The Visceral Temporality of Urban Development in India’s “Air Conditioned City”
The following is a summary of the SUNTA Graduate Paper Prize Winning Paper for 2016
On April 24, 2016, Bengaluru recorded its hottest temperature since 1931 at 39.2 degrees Celsius (102.6 Fahrenheit) (The Hindu 2016). There’s still time for 2017 to top that score. It seems that each year the thermostat reaches new heights in India’s “IT Capital” and one of its fastest growing cities. Bengaluru’s upward trend in average temperatures is a common topic of conversation throughout the city, and during my eighteen months of doctoral fieldwork (June 2014–January 2016) I heard time and again the common lament that the city’s temperature never used to get above 25 degrees Celsius, for example, but now it’s 35 or worse. Or that it used to rain every evening during the summer, but now the city remains dry and steeped in heat.
With time I realized that these common descriptions of Bengaluru’s changing weather were narratives about larger processes of transformation in the city. Bengaluru has long been known for its temperate weather, earning it the title of India’s naturally “air conditioned city.” As temperatures rise, city residents link the loss of the city’s clement weather with other concerns about the changing cityscape. Urban buildup, deforestation, the loss of water bodies, proliferating waste, and traffic congestion are all topics of conversation among diverse swaths of society, from domestic workers to auto rickshaw drivers to IT professionals. Focusing on narratives of rising temperatures allows us to understand how these interlinked urban transformations are felt. Experiences of heat link rapid urban development with embodied experiences of the city, illustrating what Purnima Mankekar calls the “affective potency” of temporality (Mankekar 2015). Critiques of Bengaluru’s worsening weather tell a story of urban transformation through what it feels like to occupy space in the changing cityscape. As Deepa, a lifelong resident of the city, put it, “there is no winter anymore… We don’t even need to take out a pullover.”
Narratives of Bengaluru’s worsening weather provide an entry point into broader criticisms of the unbridled urban expansion that is believed to have destroyed the tranquil city that came before. This feeling of loss was most commonly expressed in terms of the two competing cityscapes of Bengaluru: the “Garden City” and “IT Capital.” Bengaluru’s botanical gardens and tree-lined boulevards have long held a special place in the national and local imagination of the city (see Nagendra 2016). Today, the green landscapes and moderate temperatures that characterized the city are felt to be rapidly slipping away as lakebeds are drained for development and trees felled for highway overpasses.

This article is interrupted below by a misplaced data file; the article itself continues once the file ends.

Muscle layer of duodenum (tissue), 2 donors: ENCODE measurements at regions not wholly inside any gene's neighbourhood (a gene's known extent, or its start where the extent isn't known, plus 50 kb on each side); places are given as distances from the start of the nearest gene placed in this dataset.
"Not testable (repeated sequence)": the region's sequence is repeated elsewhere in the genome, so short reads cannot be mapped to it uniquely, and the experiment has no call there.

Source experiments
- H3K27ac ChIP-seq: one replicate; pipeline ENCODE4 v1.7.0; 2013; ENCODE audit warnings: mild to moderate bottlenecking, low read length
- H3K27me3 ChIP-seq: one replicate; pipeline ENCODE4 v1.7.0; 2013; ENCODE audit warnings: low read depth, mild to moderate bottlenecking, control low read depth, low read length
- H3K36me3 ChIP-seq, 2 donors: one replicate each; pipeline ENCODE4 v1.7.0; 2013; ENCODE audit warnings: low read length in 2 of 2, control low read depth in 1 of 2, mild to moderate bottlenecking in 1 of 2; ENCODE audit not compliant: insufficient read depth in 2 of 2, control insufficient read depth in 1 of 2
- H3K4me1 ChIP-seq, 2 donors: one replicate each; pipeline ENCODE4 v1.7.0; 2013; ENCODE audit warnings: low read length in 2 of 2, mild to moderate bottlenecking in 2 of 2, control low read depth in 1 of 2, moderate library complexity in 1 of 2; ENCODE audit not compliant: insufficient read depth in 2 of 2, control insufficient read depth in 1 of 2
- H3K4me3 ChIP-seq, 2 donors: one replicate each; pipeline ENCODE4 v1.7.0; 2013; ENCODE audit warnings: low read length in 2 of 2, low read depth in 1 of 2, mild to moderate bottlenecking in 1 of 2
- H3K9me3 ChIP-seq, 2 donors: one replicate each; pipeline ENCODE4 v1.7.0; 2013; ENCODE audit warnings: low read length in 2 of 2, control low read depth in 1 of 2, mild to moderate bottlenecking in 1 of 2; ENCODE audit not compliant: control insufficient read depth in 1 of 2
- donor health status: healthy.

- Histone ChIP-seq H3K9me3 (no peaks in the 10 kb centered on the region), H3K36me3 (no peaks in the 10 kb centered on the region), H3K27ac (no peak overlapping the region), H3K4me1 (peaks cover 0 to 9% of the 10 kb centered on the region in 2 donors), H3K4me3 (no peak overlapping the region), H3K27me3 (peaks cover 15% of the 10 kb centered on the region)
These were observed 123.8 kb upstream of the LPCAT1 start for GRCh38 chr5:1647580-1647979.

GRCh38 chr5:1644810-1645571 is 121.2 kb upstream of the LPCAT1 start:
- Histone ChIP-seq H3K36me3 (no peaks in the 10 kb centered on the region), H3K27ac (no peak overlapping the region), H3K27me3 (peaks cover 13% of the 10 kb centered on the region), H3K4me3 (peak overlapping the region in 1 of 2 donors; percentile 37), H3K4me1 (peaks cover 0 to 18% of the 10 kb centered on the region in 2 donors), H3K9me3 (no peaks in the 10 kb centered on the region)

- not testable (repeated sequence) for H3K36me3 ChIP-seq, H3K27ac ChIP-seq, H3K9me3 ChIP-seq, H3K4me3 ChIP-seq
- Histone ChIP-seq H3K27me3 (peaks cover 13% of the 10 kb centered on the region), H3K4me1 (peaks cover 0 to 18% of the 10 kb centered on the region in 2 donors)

The majority of Bengaluru residents with whom I spoke associated the decline of the “Garden City” with the rise of the city’s status as India’s “IT Capital,” drawing a direct line between the IT boom that began about three decades ago, the municipal policies that support it, and the rapid urbanization that has drastically altered the city. In describing the effects of the IT industry on his hometown, Chenappa suggested that urban buildup had worsened the city’s weather: “Now we are facing the temperature. It was an A/C city, now the lakes are closed and concrete buildings have come. So automatically we have to face the consequences.” These connections between the IT industry, urbanization, and hotter temperatures are also made in scientific discourse about Bengaluru’s changing weather. Two researchers from the Indian Institute of Science (IISc) in Bangalore, T.V. Ramachandra and Uttam Kumar (2010), use the framework of the “urban heat island” to make an explicit link between rising temperatures and urban development in Bengaluru. They argue that the drastic reduction in green spaces and water bodies over the past few decades have played a central role in the city’s changing weather.